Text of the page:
As a team of researchers from the Helmholtz Centre for Environmental Research (UFZ), the Technical University of Dresden and the University of Freiburg headed by the UFZ wrote in an article entitled "Spatial and temporal trends of global pollination benefit" the value of ecological pollination services was around 200 billion US dollars in 1993 and rose to around 350 billion US dollars in 2009. For the first time, the researchers were also able to show in which regions of the world pollination plays a particularly important role and agriculture is furthermore particularly dependent upon the pollination carried out by animals.
The researchers analysed this relationship on the basis of 60 crops, such as coffee, cocoa, apples and soya beans, which are dependent upon pollination by animals, mostly insects such as honeybees and wild bees, butterflies or bumble bees. These investigations enabled them to create a global map showing the dependence of agricultural yields upon pollination. "We can now estimate with a high degree of spatial resolution how large this contribution is in many regions", says the main author, Dr. Sven Lautenbach, researcher in the UFZ Department of Landscape Ecology. Particularly countries such as China, India, the USA, Brazil and Japan greatly benefit from pollination-dependent products. For the first time, the researchers have analysed this effect at the regional level: In the USA, for example, the dependence is particularly high in California and in the corn belt in the Midwest relatively unimportant. In Asia the northeast region of China is particularly dependent upon pollination, in Europe primarily the Mediterranean countries, such as Italy or Greece, and in Africa especially the region along the Nile in Egypt. For Germany the researchers found moderate dependencies - nevertheless, in Germany as well pollination is in no way immaterial.
Globally, the value of pollination-dependent agricultural products, and therefore the value of this ecosystem service, has risen continuously. This is attributable to a significant increase in production quantities for pollination-dependent crops. Since 2001 the costs of production for pollination-dependent crops have also risen significantly, indeed far faster than the prices of non-pollination-dependent field crops such as rice, grains or maize. For the researchers this is an indication that the intensification of agriculture is reflected in a global price increase for pollination-dependent cultures. When fields are sprayed with more pesticides, more fertilisers are applied and valuable agricultural structural elements, such as hedges and rows of trees, are transformed into fields, the insects vanish. Consequently, the extent of pollination is reduced, and this is reflected in higher production prices. "We see this price increase as an initial warning signal that conflicts could arise between the services of insect-related pollination and other agricultural interests", says Sven Lautenbach. For example, if such valuable habitats for insects as hedges, rows of trees or field margin structures continue to disappear and be transformed into agricultural areas or residential areas in the countries in which production takes place, in future the prices for coffee and cocoa will likely rise in future.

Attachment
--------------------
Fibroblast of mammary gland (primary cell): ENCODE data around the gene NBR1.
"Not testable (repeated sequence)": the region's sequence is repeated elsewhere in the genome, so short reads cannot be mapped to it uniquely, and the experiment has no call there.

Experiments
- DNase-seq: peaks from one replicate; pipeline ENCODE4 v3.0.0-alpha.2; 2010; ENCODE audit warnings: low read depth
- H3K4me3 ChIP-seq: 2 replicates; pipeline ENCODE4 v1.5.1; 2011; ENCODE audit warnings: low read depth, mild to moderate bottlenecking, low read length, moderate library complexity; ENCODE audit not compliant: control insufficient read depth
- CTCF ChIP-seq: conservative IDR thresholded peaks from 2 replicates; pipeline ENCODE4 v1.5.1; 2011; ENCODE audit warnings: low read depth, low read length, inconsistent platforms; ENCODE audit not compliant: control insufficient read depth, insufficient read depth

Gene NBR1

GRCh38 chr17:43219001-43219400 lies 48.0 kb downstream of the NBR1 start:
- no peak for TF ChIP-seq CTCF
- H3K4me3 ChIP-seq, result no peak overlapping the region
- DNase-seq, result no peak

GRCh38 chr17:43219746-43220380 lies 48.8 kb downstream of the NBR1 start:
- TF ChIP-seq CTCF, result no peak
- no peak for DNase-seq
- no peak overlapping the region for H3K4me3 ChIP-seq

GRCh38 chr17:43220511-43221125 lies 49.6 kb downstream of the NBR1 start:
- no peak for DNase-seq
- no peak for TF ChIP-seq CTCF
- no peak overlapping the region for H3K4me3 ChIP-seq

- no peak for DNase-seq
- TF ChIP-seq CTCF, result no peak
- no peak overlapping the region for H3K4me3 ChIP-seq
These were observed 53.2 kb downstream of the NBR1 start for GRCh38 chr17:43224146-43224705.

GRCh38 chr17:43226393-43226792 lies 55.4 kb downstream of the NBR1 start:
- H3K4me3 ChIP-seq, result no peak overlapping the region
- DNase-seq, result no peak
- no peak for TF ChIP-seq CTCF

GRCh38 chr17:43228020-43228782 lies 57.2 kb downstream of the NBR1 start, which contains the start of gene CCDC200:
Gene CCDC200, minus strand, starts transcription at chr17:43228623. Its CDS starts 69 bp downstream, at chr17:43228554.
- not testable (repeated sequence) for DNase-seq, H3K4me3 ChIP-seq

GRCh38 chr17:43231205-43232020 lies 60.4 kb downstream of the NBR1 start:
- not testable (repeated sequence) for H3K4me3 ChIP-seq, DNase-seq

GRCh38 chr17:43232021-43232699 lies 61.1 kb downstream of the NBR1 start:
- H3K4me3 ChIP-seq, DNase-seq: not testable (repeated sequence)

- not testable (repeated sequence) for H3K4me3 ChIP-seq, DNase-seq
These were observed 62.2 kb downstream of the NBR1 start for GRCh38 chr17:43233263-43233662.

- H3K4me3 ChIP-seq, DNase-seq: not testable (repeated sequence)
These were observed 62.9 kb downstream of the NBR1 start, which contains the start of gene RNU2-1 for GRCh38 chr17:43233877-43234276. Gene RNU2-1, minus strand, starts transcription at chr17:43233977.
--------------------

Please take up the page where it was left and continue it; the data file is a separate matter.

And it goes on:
According to the calculations of the researchers, a potential decline of pollination could particularly affect those countries in which pollination-dependent crops or cultures represent a substantial part of the gross domestic product from agriculture. This includes, for example, Argentina, Belgium, China, Ghana, Honduras, the Ivory Coast, and Jordan. The researchers have also been able to show, that in countries such as Azerbaijan, Armenia, Cameroon or the Ukraine the relative dependence on these agricultural products has increased significantly between 1993 and 2009. In countries such as Egypt, India, Jordan or Turkey, on the other hand, the relative dependence declined during the same period.The results of the spatial analysis provide important information for nature conservation practice and political decisions. This enables the development of recommendations at the regional level for the protection of agricultural elements vital for the survival of insects. Furthermore, the information could be used to set up market instruments such as payment for ecosystem services (PES). This instruments could for example, require users benefitting from pollination services to pay for these services. "This could encourage incentives for the protection of insects and their pollination services", says Sven Lautenbach.
http://www.ufz.de/The Helmholtz Association contributes towards solving major and pressing social, scientific and economic issues with scientific excellence in six research areas: Energy, Earth and Environment, Health, Key Technologies, Structure of Matter, Aeronautics, Aerospace and Transport. The Helmholtz Association is Germany's largest scientific organisation with over 33,000 employees in 18 research centres and an annual budget of approximately 3.4 billion euros. Its work stands in the tradition of the naturalist Hermann von Helmholtz (1821-1894).
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